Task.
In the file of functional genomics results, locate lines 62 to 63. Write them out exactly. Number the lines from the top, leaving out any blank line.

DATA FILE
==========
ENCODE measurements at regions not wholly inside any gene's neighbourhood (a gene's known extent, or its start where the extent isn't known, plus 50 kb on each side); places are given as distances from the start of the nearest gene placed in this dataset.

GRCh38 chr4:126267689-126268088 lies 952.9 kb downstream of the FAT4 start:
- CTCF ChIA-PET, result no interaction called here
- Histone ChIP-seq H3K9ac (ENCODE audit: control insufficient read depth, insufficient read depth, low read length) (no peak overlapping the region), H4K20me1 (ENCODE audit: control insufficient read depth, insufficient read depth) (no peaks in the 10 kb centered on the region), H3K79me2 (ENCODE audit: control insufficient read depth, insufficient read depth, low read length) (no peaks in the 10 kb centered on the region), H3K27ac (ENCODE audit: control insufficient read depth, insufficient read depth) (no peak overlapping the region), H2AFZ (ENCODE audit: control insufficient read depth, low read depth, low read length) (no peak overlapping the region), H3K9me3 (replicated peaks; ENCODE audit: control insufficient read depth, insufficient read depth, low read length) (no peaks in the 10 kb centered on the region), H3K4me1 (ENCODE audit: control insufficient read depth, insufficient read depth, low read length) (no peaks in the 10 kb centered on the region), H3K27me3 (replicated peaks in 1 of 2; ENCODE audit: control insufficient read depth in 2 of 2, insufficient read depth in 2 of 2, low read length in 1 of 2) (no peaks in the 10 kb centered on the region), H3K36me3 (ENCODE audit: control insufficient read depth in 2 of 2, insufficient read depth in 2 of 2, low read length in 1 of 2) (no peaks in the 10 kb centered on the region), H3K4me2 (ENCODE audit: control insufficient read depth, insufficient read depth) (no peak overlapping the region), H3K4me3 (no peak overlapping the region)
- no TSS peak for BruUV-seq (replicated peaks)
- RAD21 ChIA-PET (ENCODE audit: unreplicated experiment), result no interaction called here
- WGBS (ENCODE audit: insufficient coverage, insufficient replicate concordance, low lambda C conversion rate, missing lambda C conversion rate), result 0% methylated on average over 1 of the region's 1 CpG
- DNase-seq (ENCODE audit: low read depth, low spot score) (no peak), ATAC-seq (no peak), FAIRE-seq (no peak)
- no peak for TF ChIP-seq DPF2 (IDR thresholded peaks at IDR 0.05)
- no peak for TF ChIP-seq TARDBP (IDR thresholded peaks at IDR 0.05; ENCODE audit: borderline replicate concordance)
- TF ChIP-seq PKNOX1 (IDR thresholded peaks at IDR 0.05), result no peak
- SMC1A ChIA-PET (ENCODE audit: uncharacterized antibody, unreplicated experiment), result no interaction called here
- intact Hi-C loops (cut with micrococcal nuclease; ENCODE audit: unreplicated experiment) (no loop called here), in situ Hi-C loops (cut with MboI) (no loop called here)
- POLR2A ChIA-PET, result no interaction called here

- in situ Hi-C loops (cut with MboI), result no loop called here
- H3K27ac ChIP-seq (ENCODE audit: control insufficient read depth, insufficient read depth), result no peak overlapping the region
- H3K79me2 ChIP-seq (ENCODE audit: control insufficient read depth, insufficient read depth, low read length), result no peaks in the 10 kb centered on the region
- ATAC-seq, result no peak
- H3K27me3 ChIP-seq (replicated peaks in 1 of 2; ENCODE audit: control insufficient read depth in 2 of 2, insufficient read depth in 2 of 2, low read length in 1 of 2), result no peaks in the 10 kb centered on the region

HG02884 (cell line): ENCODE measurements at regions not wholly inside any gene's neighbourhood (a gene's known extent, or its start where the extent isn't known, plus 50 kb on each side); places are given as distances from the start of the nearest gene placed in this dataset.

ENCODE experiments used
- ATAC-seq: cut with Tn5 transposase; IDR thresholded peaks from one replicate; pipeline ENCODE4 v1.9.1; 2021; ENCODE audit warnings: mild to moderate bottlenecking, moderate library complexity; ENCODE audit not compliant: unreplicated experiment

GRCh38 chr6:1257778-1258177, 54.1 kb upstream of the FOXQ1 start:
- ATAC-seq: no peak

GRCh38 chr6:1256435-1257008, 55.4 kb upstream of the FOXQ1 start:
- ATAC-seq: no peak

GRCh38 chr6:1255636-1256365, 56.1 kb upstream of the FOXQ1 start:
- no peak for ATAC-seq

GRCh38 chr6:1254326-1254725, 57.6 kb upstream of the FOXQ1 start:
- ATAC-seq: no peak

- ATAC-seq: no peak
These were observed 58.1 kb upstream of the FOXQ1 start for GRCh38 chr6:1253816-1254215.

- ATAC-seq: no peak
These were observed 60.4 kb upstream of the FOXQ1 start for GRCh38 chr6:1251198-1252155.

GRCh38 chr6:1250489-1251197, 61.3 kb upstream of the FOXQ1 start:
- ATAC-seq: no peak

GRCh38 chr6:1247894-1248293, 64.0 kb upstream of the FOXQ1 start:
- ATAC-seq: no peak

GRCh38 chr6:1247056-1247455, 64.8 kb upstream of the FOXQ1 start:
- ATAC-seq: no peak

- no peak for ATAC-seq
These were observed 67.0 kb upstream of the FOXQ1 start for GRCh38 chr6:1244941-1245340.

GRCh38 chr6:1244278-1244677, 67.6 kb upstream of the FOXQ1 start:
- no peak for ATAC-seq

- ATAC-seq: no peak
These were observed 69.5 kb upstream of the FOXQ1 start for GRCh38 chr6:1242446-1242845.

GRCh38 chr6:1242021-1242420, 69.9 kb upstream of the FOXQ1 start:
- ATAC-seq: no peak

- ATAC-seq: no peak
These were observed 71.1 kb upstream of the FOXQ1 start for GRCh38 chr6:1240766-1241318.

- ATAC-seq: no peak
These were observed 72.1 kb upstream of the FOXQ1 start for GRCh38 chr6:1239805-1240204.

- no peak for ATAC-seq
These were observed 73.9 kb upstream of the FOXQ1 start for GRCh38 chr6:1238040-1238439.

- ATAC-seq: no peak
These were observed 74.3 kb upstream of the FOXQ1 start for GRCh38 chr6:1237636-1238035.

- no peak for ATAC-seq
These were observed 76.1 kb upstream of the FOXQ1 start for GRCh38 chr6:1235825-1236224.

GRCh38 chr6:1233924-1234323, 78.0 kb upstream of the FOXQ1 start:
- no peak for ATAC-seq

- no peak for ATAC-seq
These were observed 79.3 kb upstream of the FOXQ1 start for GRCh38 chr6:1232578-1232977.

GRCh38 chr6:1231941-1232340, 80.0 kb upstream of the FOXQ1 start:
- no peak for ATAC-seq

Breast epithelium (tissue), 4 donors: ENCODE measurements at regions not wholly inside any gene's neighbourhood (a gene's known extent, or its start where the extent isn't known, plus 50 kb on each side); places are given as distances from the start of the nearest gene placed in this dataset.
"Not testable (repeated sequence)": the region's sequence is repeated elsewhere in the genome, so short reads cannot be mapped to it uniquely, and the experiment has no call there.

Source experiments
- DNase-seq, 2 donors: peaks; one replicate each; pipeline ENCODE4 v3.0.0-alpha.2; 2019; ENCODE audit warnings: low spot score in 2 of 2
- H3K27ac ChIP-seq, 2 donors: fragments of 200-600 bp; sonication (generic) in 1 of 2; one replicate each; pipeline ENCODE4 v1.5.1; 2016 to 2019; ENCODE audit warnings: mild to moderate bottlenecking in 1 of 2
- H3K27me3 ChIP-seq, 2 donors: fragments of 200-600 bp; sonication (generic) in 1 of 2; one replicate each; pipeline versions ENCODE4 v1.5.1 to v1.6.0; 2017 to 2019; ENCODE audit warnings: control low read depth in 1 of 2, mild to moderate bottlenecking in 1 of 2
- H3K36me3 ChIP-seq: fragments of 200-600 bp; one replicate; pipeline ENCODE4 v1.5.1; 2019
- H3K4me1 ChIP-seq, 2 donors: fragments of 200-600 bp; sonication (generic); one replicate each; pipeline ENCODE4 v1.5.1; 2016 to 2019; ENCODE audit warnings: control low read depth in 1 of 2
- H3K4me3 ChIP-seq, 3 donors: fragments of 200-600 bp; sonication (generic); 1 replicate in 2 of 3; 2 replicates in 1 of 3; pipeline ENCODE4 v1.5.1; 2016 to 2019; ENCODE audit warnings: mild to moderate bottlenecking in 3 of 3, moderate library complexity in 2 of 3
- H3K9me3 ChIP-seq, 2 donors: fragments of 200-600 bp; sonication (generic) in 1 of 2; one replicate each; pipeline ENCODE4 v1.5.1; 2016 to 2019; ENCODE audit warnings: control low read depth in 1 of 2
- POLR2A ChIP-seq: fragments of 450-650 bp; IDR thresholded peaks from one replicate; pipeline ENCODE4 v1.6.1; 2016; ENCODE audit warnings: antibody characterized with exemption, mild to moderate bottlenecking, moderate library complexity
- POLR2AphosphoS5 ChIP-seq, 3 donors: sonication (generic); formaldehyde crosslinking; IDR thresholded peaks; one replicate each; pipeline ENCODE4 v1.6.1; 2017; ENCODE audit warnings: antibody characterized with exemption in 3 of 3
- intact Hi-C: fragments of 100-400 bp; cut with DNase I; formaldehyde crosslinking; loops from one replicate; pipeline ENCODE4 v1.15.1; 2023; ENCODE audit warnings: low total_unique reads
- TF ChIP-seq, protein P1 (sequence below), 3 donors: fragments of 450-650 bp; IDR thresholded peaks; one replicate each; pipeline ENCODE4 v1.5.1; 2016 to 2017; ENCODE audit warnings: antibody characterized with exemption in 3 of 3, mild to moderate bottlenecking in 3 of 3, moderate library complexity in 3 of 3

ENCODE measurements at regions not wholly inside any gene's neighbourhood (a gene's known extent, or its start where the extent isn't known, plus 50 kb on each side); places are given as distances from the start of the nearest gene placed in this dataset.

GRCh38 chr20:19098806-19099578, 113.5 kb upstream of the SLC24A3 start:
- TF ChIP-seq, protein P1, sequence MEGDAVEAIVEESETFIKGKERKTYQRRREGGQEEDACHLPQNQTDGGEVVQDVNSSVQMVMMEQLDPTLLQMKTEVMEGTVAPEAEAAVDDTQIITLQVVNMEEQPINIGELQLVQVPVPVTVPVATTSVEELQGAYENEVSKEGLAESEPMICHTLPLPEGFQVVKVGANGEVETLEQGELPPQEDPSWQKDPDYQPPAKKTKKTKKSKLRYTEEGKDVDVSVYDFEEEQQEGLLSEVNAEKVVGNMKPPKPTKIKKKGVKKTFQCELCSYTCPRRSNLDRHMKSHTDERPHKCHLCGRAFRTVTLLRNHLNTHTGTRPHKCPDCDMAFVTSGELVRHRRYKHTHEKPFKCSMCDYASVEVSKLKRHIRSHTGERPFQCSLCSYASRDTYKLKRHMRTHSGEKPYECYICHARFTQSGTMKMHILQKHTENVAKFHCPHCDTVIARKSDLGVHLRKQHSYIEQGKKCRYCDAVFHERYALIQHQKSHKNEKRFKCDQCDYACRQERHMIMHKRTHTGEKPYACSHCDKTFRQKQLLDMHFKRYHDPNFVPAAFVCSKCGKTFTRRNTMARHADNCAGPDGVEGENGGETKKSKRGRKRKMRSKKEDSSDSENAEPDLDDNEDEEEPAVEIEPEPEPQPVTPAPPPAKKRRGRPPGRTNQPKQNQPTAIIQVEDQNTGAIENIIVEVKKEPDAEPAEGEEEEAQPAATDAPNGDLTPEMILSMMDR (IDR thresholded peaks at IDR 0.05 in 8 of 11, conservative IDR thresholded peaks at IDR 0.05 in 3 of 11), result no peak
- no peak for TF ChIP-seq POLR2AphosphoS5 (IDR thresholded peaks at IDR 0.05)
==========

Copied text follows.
These were observed 79.3 kb upstream of the FOXQ1 start for GRCh38 chr6:1232578-1232977.

GRCh38 chr6:1231941-1232340, 80.0 kb upstream of the FOXQ1 start: